Rebecca Crane-Okada, PhD, RN, CNS, AOCN: Neurosensory and Functional Recovery after Breast Cancer Surgery

Rebecca Crane-Okada, PhD, RN, CNS, AOCN
Asst. Professor, Division of Nursing Research and Education
Department of Population Sciences
City of Hope National Medical Center

The Group Room at the 2011 Oncology Nursing Society Research Conference is my possible, in part, by:

Selma R. Schimmel, Founder, Vital Options International

This is Selma Schimmel in Los Angeles at the Oncology Nursing Society, eleventh research conference,a nd we’re to continue on our discussion.  We are now joined by Rebecca Crane-Okada.

Rebecca Crane-Okada, PhD, RN, CNS, AOCN, City of Hope National Medical Center

Thank you.

Selma R. Schimmel:

How are you?

 

Rebecca Crane-Okada:

Good, thank you.

Selma R. Schimmel:

So, what is neurosensory and functional recover?  What does that mean?

Rebecca Crane-Okada:

Well, in technical medical terms we often call them parasthesias and complications as a result of breast cancer treatment.  Neurosensory, in the way I’m defining it and have studied it, is looking at patterns of numbness, tingling, strange sensations in the arm or the breast or the chest after surgery and radiation and chemotherapy and arm swelling as self-reported and measured, which we, by diagnostic terms, would call lymphedema.

Selma R. Schimmel:

Now, in your research it says that the study participants completed questionnaires about their upper arm use, symptoms in the arm, shoulder and chest or breast before surgery, I would imagine?

Rebecca Crane-Okada:

Correct.

Selma R. Schimmel, Founder:

That baseline information is extremely important.

Rebecca Crane-Okada:

It is.

Selma R. Schimmel:

What would be your approach with someone who is newly diagnosed and post-op if you were the one counseling the patient? …for the viewers listening now.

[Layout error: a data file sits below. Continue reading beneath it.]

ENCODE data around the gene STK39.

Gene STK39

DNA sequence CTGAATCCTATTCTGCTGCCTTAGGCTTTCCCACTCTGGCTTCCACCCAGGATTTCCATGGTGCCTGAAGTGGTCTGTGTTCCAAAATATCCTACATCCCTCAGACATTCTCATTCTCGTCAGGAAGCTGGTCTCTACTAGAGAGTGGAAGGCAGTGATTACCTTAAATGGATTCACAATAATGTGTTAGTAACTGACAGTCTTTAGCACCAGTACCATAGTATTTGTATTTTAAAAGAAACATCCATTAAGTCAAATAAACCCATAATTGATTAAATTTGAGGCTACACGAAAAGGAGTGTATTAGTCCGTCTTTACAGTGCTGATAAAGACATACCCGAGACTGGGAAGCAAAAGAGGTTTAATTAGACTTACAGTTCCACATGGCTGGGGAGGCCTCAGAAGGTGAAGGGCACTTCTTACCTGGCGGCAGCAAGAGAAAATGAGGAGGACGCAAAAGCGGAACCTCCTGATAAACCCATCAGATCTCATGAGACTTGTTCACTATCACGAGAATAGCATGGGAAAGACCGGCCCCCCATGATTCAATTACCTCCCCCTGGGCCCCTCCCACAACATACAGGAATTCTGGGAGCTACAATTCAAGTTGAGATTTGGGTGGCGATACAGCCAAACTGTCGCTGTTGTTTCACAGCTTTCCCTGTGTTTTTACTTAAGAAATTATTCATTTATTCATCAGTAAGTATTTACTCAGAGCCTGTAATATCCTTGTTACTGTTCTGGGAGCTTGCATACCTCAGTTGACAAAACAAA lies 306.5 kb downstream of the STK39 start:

Rebecca Crane-Okada:

Well, I think a lot depends on the actual procedure they’re going to have done.  A woman who’s having breast conservation surgery with a sentinel node biopsy alone is much different from a woman who’s having a mastectomy with reconstruction, and so those instructions for self-care would need to be tailored to the procedure they’re going to have done.  I think it’s critical to do some type of an assessment, that would be my preference, before surgery and that would be an assessment of shoulder movement, finding out if the woman has or man has any limitations of movement and potentially getting a referral to physical or occupational therapy for evaluation before surgery so that any limitations could begin to be addressed before surgery.  After surgery, again, it depends on the practice.  In the practices I’ve worked with with surgeons, we tend to mobilize women earlier than later and there’s a lot of controversy about when to mobilize if one has a drainage tube after surgery.  But I would begin a simple movements in this range right after surgery and simple movements that involve flexibility of the elbow but don’t require full extension of the shoulder.  But the real experts at this are the physical and occupational therapists who see these patients and making sure that people get referrals for a program of rehabilitation after surgery.

Selma R. Schimmel:

Do you think it would be advisable mirroring what you’ve done in your own study with the analysis about evaluating a patient, their upper arm, their chest and breast area, all of that prior to surgery, would there be benefit?  Especially if someone has any kind of pre-existing issues that they share this information or have any kind of extra evaluation as far as their range of motion and mobility even prior to having surgery?

Rebecca Crane-Okada: